ATF to Publish Advance Notice of Proposed Rulemaking Re: Application of the Definition of Machinegun to “Bump Fire” Stocks and Other Similar Devices

EDIT 3: Publication date is now scheduled for 12/26/2017. Deadline for submissions would be Thursday, January 25, 2018.

EDIT 2: Document has been reposted. Link is working again.

EDIT: It appears the document has been removed “The Office of the Federal Register withdrew this document after it went on public inspection due to technical errors.” I’ll be keeping my eye for a repost.

ANPRM

Tomorrow, ATF will publish an Advance Notice of Proposed Rulemaking regarding the application of the definition of machinegun to “Bump Fire” stocks and other similar devices. As many have feared, it appears that the regulatory agency is soliciting information to help draft a rule which may potentially lump bump fire stocks, binary triggers, etc., within the definition of machinegun.

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Comments are due thirty (30) days from the date of publication in the Federal Register. Assuming that nothing goes awry with the publication tomorrow, that would mean any comment you wish to submit in opposition to this advance notice would need to be submitted by 11:59 PM on Sunday, January 21, 2018 11:59 PM on Thursday, January 25, 2018. While one might expect an extra day to be provided to place the deadline on a Monday, agency rules govern. ATF confirmed via telephone that the deadline was Sunday.

ATF is specifically seeking feedback from consumers regarding the following:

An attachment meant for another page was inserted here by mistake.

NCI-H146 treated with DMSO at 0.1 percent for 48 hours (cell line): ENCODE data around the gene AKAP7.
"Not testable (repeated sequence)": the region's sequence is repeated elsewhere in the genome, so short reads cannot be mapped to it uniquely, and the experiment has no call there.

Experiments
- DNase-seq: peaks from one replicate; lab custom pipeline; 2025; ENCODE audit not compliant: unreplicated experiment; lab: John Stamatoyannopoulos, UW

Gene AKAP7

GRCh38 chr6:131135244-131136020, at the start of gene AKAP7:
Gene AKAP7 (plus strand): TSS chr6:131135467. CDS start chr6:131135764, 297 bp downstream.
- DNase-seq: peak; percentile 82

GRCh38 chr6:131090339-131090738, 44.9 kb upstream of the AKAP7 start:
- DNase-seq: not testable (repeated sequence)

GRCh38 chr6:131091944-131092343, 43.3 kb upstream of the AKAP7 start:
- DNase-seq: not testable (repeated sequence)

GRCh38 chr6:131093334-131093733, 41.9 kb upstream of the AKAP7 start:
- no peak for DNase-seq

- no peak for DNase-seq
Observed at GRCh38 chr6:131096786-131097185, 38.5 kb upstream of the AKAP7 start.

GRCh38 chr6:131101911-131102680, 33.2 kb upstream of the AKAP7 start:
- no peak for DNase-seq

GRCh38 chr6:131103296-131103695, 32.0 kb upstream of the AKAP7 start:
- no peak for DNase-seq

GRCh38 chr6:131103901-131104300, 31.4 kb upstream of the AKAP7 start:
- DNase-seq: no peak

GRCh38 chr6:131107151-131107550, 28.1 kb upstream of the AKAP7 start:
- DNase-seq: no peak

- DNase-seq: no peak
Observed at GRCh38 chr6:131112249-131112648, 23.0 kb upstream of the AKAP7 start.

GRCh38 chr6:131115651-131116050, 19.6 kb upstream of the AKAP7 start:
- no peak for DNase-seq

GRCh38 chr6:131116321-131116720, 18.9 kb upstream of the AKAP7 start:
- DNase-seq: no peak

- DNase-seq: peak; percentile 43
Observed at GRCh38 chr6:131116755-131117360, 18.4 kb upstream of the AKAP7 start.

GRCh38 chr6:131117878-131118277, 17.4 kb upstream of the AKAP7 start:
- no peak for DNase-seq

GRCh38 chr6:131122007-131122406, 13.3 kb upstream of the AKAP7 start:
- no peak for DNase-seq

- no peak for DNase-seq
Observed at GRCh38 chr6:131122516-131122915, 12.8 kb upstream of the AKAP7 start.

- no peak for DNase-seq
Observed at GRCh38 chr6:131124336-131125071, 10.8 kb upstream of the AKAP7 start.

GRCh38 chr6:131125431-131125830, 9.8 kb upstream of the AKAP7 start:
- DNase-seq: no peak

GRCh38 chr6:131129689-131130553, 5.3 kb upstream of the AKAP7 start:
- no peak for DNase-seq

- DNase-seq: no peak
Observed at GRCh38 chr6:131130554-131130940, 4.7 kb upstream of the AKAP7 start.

1. In your experience, where have you seen these devices for sale and which of these has been the most common outlet from which consumers have purchased these devices (e.g., brick and mortar retail stores; online vendors; gun shows or similar events; or private sales between individuals)?
  2. Based on your experience or observations, what is (or has been) the price range for these devices?
  3. For what purposes are the bump stock devices used or advertised?

The ATF has a broad range of questions for manufacturers including:

  1. For what use or uses have you marketed bump stock devices?
  2. If ATF classified bump stock devices as “machineguns” under the Gun Control Act of 1968, as amended, and the National Firearms Act of 1934, as amended, what would you expect to be the impact on your gross receipts for calendar year 2018?
  3. If ATF classified bump stock devices as “machineguns” under the Gun Control Act of 1968, as amended, and the National Firearms Act of 1934, as amended, what other economic impact would you expect (e.g., storage, unsellable inventory)?
  4. If ATF classified bump stock devices as “machineguns” under the Gun Control Act of 1968, as amended, and the National Firearms Act of 1934, as amended, do you believe that there would be a viable (profitable) law-enforcement and/or military market for these devices? If so, please describe that market and your reasons for believing such a viable market exists.

The ATF asks retailers similar questions.

All comments must:

  1. reference docket number 2017R-22;
  2. be legible (I expect most submission will be done electronically); and
  3. include the commenter’s complete first and last name and full mailing address.